Double drill for mega oil PSU merger

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New Delhi, Aug. 20: The ONGC-HPCL merger will be a two-stage process: first, the state-owned explorer will acquire the refiner and, in the second step, the downstream subsidiaries of ONGC will be merged.

“The move is to take one step at a time and not jumble up the process. The two-step process will help in a smooth transaction of the merger,” a senior oil ministry official said.

The two subsidiaries of ONGC are MRPL and OPaL. HPCL has a 16.96 per cent stake in MRPL, in which ONGC holds 71.63 per cent. ONGC has a 49.36 per cent stake in OPaL with GAIL holding 49.21 per cent.

They said the move was aimed at consolidating ONGC’s downstream operations, leaving it free to focus on exploration and production. HPCL will look after refining and marketing.

HPCL has 24.8 million tonnes per annum of refining capacity. Mangalore Refinery and Petrochemicals Ltd (MRPL) – a subsidiary of ONGC – has a capacity of 15 million tonnes (mt).

After the deal, HPCL will have 40mt capacity, the third-largest in the country after Indian Oil Corp (IOC) at 69.2mt and Reliance Industries at 62mt.

The ONGC-HPCL merger moved a step closer with PwC, JM Financial, EY, Rothschild (India) and ICICI Securities submitting expressions of interest to become advisers to the over Rs 33,000-crore deal.

The department of investment and public asset management (Dipam) has called for professional consulting firms and investment bankers to handle the sale of the government’s existing 51.11 per cent stake in HPCL to ONGC along with management control.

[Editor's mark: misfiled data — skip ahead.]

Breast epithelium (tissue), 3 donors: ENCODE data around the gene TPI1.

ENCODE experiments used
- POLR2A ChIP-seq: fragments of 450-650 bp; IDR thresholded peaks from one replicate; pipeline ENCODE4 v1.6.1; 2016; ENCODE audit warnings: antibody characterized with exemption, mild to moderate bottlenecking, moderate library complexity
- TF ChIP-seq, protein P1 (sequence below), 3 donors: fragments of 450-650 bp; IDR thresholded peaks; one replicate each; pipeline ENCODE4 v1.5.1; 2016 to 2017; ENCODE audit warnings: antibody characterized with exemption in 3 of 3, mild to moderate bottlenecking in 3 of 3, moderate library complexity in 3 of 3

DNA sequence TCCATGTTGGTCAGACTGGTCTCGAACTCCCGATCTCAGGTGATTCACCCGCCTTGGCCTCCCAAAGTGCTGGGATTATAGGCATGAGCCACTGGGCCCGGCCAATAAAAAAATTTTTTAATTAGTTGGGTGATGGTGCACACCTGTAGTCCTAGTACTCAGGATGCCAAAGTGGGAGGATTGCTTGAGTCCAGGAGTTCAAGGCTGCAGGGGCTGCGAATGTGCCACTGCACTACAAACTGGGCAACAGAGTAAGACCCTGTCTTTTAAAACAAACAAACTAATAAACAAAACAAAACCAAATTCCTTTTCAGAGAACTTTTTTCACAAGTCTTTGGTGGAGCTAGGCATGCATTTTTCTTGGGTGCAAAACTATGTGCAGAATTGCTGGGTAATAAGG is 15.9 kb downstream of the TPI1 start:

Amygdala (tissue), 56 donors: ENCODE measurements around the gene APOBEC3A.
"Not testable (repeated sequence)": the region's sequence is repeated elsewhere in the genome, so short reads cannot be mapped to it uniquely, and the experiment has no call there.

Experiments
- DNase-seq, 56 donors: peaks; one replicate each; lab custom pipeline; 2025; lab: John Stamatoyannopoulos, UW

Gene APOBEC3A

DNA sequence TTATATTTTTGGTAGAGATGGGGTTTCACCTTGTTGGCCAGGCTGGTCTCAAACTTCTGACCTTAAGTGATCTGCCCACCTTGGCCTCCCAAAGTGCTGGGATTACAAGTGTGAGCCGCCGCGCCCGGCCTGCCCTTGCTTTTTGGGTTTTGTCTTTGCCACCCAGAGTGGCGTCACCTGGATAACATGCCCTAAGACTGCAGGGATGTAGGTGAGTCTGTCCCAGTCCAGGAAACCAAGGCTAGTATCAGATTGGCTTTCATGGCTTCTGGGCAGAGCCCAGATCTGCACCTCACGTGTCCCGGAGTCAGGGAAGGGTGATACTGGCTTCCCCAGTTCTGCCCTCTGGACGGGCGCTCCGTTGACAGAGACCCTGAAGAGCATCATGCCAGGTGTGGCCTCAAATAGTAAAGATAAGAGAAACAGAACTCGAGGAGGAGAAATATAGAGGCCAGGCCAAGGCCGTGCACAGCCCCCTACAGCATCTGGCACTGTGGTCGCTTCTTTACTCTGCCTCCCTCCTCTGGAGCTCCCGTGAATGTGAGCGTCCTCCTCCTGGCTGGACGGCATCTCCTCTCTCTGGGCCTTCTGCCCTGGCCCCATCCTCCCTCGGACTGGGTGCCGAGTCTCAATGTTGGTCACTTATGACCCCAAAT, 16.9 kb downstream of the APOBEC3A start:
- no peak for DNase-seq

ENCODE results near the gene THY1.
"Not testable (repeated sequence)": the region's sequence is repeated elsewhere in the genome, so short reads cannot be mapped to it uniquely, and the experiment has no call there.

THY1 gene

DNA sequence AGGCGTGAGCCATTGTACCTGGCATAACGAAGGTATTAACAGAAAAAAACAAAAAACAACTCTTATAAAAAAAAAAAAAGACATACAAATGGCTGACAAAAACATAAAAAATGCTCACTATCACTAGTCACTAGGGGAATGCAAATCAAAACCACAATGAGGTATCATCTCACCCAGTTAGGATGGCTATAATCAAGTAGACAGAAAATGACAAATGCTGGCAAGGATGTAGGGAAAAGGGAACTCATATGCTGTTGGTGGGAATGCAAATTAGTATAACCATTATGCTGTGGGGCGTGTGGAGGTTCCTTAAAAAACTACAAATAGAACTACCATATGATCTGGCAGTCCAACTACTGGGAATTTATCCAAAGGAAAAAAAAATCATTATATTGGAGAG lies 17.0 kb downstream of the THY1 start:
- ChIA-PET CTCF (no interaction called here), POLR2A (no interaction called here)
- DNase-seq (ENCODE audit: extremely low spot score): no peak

Dipam is looking to appoint one adviser for the strategic sale as also a law firm with experience and expertise in mergers and acquisitions or takeovers or strategic divestment.

Cyril Amarchand Mangaldas, Crawford Bayley & Co, Luthra & Luthra, Suman Khaitan & Company and Hammurabi & Solomon Partners are in race to be the legal consultant.

The government has formed a GoM (Group of Ministers), headed by finance minister Arun Jaitley, to oversee the transaction and help in taking quick decisions with regard to the timing, price, terms and conditions and other related issues.

Oil minister Dharmendra Pradhan and road transport and highway minister Nitin Gadkari are part of the ministerial panel.

For 2017-18, the total budgeted divestment target is Rs 72,500 crore, of which Rs 46,500 crore is expected to come in from minority stake sales, buybacks, mergers, public listings and through the CPSE exchange-traded fund route.

An amount of Rs 15,000 crore is budgeted to come in from strategic sales.

The remaining Rs 11,000 crore is expected to come from the listing of five state-owned general insurance companies.

The biggest strategic divestment that the Centre has planned for completion this financial year is the sale of its 51 per cent stake in HPCL to ONGC, a deal that could be valued at nearly Rs 33,800 crore.

Source